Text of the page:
For many outbreaks, detection may require central aggregation and analysis of data from many sources.34 Commercial laboratories offer the advantage of providing data for patients seen by many different providers over a sizeable geographic area from a single source.35 This is no less true for commercial veterinary laboratories where the majority of approximately 22,500 private veterinary practices in the United States submit patient samples for analysis.15 IDEXX Laboratories, Inc. (Westbrook, Maine) receives over 11,500 specimens, on average, from veterinary clients across the United States each day (Robert Ledford, personal communication, 2007). As these specimens are received, laboratory personnel create an electronic record that includes data useful for outbreak surveillance (e.g. ZIP code of clinic, species of animal, date of specimen collection). We completed a retrospective study of microbiology test orders submitted to IDEXX for specimens originating from veterinary clinics in Central Ohio during 2003.36 Specimens were predominantly from pet species (59.0% dogs and 21.6% cats). Serfling regression methods were used with historic data to develop models of expected counts of genera-specific pathogens for each week such as hemolytic Escheria coli (Fig. 1). Periods where the observed weekly counts exceeded the upper 95% CI threshold for two or more consecutive weeks (e.g. weeks 32-33 and weeks 40-47) were considered a cluster. Comparison of these pathogen clusters in animals with the incidence of disease reports in humans from the same area sometimes revealed significant increases in the same genera of pathogen infecting humans and animal species at the same time (Fig. 2). Only 10 of the total E. coli (O157:H7) cases in humans with onset of illness reported between weeks 40 and 42 were attributed to contaminated food. Eight of the total cases in humans involved pathogen species that were indistinguishable by pulsedfield gel electrophoresis (PFGE). Three of the cases were children. None was among those associated with food (L.S., unpublished data, 2006). There was no means to verify that any of the human cases reported had contact with any of the animals represented in the IDEXX data. However, the mere existence of increased incidence of E.coli in pet animals and humans in the same area at the same time is noteworthy.


Figure 1. Counts of hemolytic E. coli isolates by date of laboratory submission from animal specimens originating from Central Ohio submitted to IDEXX compared to Sefling model prediction.

Figure 2. Reported cases of E. coli (O157:H7) in humans living in Central Ohio by onset of illness compared to average counts over previous 9 years. Triangle marker indicates the number of cases associated with contaminated food during weeks 40-42.

The authors used a prospective study design to investigate using test order requests made to IDEXX from veterinarians in Ohio for early outbreak detection.37 Laboratory orders were mapped to syndromic category based on the disease/s each was used to diagnose. Electronic records of orders were automatically batched and transferred from IDEXX daily. Counts for each category were analyzed as records were received to detect unexpected increases. Alert periods, defined as 2 or more consecutive days where the observed counts exceeded the threshold, were investigated by interviewing veterinary practitioners located in the area of the alert. Of the 9 alert periods that occurred during the 90-day study, 2 were associated with verified increases of illness in animals. At least one of these was further associated with disease in humans. For that alert period, warning of the increased counts of laboratory orders occurred 21 days prior to notification of an outbreak to public health authorities through traditional reporting methods.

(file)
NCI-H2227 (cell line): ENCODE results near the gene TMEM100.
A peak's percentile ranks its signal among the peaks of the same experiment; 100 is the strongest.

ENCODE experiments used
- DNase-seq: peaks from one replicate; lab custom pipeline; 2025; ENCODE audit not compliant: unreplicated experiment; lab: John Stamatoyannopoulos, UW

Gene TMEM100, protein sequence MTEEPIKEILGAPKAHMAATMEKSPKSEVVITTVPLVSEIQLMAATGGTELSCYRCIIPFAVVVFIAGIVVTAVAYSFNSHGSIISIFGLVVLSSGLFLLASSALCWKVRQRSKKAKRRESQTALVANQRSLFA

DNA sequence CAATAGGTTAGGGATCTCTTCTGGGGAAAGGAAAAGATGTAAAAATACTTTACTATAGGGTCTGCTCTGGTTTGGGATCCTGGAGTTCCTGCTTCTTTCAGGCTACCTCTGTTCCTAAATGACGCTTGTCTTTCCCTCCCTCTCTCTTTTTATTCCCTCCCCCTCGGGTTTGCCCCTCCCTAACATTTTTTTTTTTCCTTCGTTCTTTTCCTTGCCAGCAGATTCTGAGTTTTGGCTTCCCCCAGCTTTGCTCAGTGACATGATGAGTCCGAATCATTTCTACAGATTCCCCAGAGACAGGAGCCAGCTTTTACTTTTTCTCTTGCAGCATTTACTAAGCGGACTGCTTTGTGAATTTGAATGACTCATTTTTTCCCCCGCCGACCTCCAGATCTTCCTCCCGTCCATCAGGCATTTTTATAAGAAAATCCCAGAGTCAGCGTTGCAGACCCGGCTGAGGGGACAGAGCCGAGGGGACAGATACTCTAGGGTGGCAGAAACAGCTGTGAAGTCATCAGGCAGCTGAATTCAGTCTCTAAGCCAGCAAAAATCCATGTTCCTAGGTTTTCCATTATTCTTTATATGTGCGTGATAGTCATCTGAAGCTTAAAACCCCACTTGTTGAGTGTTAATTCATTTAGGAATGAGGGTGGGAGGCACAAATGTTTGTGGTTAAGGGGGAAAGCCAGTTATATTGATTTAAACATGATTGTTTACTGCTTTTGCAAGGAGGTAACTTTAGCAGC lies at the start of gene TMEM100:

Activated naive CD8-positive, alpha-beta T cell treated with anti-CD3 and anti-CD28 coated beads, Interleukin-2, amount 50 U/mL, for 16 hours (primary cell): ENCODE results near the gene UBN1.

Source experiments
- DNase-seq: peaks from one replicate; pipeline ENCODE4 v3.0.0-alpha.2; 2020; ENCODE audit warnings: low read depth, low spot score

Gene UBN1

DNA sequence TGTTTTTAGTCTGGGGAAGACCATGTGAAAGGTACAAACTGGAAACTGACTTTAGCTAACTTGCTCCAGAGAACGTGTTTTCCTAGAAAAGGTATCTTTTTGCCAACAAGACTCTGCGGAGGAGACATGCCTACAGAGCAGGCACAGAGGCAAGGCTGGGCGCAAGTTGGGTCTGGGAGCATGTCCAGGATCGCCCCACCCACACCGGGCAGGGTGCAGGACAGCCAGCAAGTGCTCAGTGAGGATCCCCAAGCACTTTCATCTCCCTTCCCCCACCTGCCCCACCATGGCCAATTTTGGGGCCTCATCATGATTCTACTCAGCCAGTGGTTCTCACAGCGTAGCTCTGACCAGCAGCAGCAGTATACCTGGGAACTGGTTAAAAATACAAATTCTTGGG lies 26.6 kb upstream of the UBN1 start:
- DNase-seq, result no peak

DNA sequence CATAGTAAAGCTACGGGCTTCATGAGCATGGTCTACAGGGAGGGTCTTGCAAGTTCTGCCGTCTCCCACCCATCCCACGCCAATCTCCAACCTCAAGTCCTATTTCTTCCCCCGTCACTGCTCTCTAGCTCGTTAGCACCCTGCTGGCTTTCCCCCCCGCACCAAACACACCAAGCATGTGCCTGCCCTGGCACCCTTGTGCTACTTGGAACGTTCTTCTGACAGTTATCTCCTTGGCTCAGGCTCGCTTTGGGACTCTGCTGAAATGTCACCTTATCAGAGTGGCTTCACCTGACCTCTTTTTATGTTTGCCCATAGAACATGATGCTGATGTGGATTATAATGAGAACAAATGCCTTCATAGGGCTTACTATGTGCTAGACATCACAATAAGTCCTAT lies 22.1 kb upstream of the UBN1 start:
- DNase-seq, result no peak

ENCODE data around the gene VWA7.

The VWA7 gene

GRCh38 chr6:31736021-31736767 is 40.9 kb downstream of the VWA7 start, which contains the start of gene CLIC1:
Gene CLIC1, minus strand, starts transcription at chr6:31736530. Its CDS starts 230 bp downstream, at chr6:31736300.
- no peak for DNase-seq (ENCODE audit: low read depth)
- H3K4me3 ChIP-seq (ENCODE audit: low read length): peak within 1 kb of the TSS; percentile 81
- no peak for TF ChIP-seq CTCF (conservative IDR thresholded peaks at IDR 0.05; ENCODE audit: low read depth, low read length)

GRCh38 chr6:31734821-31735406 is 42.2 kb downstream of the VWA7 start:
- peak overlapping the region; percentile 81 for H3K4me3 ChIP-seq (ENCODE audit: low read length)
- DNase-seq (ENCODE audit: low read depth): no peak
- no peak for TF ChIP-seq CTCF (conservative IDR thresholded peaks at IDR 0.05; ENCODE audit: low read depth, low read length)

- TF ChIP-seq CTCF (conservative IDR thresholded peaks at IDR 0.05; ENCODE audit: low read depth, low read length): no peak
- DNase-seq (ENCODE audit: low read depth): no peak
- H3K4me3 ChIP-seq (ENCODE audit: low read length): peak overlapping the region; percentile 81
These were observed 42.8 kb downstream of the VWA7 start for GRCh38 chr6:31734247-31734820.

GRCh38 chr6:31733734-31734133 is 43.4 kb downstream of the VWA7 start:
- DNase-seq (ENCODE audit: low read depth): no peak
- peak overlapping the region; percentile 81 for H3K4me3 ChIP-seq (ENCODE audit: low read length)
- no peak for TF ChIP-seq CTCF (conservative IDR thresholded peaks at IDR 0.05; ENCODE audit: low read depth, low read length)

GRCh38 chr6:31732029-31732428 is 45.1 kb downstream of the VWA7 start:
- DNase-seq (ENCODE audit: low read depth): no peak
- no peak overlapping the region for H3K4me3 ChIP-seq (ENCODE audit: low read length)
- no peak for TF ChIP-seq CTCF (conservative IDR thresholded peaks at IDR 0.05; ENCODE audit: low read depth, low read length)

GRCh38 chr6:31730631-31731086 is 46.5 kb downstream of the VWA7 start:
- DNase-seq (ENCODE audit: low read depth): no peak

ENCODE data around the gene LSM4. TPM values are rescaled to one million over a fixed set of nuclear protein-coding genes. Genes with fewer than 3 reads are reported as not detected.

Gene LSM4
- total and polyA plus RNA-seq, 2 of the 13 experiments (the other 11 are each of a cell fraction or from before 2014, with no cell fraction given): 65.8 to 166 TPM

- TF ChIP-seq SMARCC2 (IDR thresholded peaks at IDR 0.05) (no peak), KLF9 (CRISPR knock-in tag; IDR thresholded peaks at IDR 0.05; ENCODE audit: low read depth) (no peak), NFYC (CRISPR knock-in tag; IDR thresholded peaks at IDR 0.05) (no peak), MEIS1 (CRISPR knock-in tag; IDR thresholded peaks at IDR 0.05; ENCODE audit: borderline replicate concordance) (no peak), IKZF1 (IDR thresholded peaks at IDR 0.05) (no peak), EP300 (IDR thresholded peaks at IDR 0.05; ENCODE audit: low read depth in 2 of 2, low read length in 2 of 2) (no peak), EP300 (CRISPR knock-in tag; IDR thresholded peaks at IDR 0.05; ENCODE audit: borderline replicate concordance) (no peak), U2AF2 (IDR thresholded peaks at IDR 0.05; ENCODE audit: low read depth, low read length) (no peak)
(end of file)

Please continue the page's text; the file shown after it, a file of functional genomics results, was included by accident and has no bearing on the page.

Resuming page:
Following the introduction of Bacillus anthracis into the United States postal system in October 2001, there has been a heightened interest in developing disease surveillance that is capable of detecting outbreaks earlier than is generally possible through traditional reporting methods.38 Results from the retrospective investigation discussed here indicated that the true extent of outbreaks involving multiple species may go unrecognized by surveillance more commonly used by public health. Treating only humans in a multiple-species outbreak could leave a disease reservoir unchecked and provide for re-infection. Including pet animals in disease surveillance programs may also provide us with earlier recognition of an outbreak that has the potential of affecting humans. The prospective study described indicated that such a warning may be possible 21 days earlier than when the first human cases are reported. Surveillance is critical to effective disease management and the early detection of zoonotic disease outbreaks.39,40 While no single data source is capable of capturing all of the information required for early outbreak detection30 surveillance that includes data from both human and animal populations is critical to protect the health of both these populations.41 We have come to recognize that an outbreak of disease does not always confine itself within political boundaries. We must also consider that, in many instances, disease does not confine infection to a single animal species. We have become more adept at working across our political jurisdictions to control disease and must now bridge our species-defined disciplines to improve our disease surveillance capabilities; for the health of all.